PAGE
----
The most stunning sights from under the waves
The sea continues to be a source of great exploration and enchantment for many. With its charismatic (and sometimes elusive) wildlife, stunning plant life and even shipwrecks and underwater statues, there are so many wonders to appreciate under the waves. But you don't have to be an experienced diver to take a look at these 50 amazing sights from our oceans — We've gathered them here for you.
The world’s biggest fish
A woman swims next to a whale shark, the ocean's biggest fish! Despite their dominance in size (they are as big as a school bus), they prefer to eat plankton, which they filter feed by swimming along with their mouths open.
This brightly colored crustacean is a Peacock mantis shrimp. The females tend to be mainly red, but the males display these enchanting colors. They use an extremely fast punch to kill their prey — one of the fastest movements in the animal kingdom and forceful enough to break through an aquarium's glass wall.
The Heart Reef
Considered the world's largest coral reef system, the Great Barrier Reef is made up of 3,000 individual reefs and 900 islands off the eastern coast of Australia. One of those reefs takes on a heart shape, hence its moniker — Heart Reef. This reef is located in the Whitsunday Islands and since snorkelers and scuba divers are not allowed to enter this protected area, it must be viewed from the air.
Green Turtle flies
A green turtle swims in the Great Barrier Reef in Queensland, Australia. This species can live for up to 80 years and can grow up to 5 feet (1.5 meters) long.
Up close with a crinoid — a marine animal related to sea stars and sea urchins. They are sometimes referred to as living fossils, because they have been around for about 450 million years and can still be found in the oceans today. This photo was taken in a coral reef in the Northern Mariana Islands.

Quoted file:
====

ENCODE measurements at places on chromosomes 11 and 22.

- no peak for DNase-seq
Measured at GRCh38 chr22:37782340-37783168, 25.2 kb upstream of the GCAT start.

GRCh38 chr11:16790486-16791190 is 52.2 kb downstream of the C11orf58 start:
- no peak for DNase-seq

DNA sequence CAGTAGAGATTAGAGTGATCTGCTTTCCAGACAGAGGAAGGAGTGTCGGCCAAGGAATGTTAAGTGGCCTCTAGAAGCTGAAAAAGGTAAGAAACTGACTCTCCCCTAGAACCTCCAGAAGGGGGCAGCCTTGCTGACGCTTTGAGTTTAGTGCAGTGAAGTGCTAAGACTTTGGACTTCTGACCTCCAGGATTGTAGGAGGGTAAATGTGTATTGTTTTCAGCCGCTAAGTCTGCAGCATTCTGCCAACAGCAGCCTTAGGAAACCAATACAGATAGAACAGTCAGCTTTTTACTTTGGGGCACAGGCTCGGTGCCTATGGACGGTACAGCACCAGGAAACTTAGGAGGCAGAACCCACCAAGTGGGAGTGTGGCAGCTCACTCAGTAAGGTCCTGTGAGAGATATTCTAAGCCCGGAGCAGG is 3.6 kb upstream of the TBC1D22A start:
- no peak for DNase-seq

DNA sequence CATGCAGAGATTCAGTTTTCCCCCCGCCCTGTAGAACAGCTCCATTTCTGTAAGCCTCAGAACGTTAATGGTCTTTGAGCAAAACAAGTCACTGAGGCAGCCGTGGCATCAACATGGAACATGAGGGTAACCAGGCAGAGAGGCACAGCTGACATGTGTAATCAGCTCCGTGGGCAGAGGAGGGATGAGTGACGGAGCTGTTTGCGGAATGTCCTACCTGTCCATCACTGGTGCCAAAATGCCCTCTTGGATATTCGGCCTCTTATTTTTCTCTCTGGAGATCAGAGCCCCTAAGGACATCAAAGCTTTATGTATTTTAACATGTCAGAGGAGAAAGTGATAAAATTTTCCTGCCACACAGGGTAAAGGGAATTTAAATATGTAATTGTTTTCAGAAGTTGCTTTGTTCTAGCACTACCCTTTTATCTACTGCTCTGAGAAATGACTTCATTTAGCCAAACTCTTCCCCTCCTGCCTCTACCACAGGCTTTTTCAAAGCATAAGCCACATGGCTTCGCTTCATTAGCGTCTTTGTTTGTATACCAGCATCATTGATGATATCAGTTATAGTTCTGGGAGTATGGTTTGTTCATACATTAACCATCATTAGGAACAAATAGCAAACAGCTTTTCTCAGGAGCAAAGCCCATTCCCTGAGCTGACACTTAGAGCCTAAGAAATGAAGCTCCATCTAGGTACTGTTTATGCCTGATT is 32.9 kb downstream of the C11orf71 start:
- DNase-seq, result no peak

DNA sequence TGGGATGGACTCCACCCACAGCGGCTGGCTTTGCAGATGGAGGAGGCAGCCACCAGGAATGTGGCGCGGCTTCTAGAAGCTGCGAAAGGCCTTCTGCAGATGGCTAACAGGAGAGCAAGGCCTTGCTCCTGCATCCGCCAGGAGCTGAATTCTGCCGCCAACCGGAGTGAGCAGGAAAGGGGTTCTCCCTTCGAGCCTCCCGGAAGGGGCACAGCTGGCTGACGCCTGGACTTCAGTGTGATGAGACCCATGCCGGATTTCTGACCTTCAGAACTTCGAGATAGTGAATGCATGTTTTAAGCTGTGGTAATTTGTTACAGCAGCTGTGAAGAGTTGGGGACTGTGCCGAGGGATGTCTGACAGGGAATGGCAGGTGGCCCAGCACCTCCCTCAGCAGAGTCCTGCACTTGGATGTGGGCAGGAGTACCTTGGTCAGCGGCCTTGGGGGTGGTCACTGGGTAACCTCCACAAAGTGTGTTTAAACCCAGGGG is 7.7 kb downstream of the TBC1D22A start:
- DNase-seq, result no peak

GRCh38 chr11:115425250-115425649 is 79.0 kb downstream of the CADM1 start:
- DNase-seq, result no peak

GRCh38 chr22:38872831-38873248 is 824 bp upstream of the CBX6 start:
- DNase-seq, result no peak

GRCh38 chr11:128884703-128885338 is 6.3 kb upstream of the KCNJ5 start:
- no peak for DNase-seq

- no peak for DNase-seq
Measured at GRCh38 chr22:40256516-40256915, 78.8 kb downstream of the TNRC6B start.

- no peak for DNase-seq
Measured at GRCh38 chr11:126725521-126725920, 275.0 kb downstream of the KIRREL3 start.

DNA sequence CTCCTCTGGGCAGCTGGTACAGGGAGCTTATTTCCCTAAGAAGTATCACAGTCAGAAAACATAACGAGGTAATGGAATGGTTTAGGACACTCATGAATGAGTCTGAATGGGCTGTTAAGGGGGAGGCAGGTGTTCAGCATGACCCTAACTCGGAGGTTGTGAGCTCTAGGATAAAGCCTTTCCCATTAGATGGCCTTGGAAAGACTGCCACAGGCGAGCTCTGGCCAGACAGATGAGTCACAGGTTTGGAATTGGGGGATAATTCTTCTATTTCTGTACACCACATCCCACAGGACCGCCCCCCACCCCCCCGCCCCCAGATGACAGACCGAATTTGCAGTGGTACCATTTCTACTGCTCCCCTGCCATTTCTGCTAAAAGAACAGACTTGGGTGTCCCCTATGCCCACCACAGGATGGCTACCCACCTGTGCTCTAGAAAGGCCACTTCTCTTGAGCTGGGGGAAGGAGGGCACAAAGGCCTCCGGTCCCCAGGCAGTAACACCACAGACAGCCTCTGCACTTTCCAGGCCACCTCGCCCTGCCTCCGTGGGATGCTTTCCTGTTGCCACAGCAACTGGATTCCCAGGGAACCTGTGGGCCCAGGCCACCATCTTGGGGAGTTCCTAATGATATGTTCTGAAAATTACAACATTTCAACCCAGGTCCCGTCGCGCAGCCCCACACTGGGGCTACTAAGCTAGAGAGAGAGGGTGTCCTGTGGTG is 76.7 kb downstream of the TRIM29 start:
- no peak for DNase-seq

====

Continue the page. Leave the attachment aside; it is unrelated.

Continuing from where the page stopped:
This stunning shot shows a small school of barracuda fish swirling through the sea. They are some of the fastest fish in the world and have been known to swim up to 36 mph (58 km/h).
One of the most commonly observed dolphins, the bottlenose is no less fascinating with its forever smiling face and curious manner. They can live for up to 60 years and have their own whistles to communicate with others.
Slate pencil urchins are usually found on the bottom of coral, lagoons or seagrass. This one was photographed up close at Kingman Reef in the Pacific Remote Islands Marine National Monument.
Palau’s seaplane wreckage
This largely intact Jake Seaplane wreck from World War II sits 45 feet (nearly 14 meters) below the ocean surface off Palau, Micronesia.
Speedy sea lion
California sea lions are faster than any other sea lion — they can swim up to 25 mph (40 km/h), and they can slow their heart rates down so they can stay underwater for up to 10 minutes.
This close-up image of brain coral (which quite clearly got its name for its resemblance to the human organ) was shot in the Dry Tortugas, Florida. Its deep grooves form large circular structures that can be more than 6 feet (1.8 meters) in diameter.
Pacific double-saddle butterflyfish dominate the waters in this stunning split-view image. They are usually found in shallow waters such as this and prefer high currents.
Swimming with grey reef sharks
These stunning grey reef sharks swim amongst colorful anthias fish in Jarvis Island, Pacific Remote Island Areas Marine National Monument. The males of the species can grow to 4.8 feet (1.5 meters).